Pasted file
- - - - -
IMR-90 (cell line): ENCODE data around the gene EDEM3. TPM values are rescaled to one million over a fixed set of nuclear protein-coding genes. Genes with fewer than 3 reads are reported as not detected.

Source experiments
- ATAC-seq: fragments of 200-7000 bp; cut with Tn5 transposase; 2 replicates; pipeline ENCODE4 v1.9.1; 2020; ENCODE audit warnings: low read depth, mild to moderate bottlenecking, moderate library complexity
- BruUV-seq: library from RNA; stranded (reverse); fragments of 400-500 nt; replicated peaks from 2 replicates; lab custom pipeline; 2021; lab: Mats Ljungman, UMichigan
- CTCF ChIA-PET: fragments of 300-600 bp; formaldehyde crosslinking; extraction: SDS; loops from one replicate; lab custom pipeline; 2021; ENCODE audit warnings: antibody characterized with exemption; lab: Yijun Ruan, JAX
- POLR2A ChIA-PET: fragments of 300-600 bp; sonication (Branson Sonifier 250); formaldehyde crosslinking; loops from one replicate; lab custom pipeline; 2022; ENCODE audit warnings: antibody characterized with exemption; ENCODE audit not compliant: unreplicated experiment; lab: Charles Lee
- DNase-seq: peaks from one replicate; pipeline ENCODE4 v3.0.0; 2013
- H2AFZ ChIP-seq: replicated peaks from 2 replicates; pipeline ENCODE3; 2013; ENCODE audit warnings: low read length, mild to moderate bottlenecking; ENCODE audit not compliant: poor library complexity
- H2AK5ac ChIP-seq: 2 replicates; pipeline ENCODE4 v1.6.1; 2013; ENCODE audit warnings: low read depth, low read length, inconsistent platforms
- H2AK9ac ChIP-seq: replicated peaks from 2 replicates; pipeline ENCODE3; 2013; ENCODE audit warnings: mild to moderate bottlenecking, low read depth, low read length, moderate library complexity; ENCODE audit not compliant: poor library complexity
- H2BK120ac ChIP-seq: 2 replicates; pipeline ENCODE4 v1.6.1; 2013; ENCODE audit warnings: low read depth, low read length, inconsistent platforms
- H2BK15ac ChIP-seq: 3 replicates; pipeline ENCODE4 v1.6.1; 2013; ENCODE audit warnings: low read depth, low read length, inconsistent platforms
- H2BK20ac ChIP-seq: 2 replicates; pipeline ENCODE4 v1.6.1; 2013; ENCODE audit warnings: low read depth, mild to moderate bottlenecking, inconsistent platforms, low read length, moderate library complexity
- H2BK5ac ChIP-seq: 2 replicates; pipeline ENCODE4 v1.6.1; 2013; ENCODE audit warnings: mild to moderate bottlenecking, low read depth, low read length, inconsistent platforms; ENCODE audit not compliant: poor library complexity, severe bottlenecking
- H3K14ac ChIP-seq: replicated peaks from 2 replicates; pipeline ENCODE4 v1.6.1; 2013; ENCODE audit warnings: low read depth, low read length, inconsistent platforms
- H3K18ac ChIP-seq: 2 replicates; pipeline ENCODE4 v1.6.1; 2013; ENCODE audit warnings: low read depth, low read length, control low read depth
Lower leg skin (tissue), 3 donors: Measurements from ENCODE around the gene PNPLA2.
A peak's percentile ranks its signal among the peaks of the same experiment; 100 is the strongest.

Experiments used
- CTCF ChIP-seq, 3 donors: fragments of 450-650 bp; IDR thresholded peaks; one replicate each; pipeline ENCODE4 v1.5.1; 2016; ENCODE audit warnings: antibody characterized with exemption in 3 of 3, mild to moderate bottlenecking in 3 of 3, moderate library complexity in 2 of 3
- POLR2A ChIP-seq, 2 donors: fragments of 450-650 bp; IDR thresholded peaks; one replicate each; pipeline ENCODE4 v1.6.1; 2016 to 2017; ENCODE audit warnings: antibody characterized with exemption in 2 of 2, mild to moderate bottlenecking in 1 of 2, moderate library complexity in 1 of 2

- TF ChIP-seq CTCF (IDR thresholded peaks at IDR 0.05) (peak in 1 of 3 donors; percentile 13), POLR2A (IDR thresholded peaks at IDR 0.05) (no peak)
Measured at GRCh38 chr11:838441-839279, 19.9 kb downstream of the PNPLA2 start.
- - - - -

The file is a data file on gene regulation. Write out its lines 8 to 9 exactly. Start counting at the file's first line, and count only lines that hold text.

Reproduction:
- H2AFZ ChIP-seq: replicated peaks from 2 replicates; pipeline ENCODE3; 2013; ENCODE audit warnings: low read length, mild to moderate bottlenecking; ENCODE audit not compliant: poor library complexity
- H2AK5ac ChIP-seq: 2 replicates; pipeline ENCODE4 v1.6.1; 2013; ENCODE audit warnings: low read depth, low read length, inconsistent platforms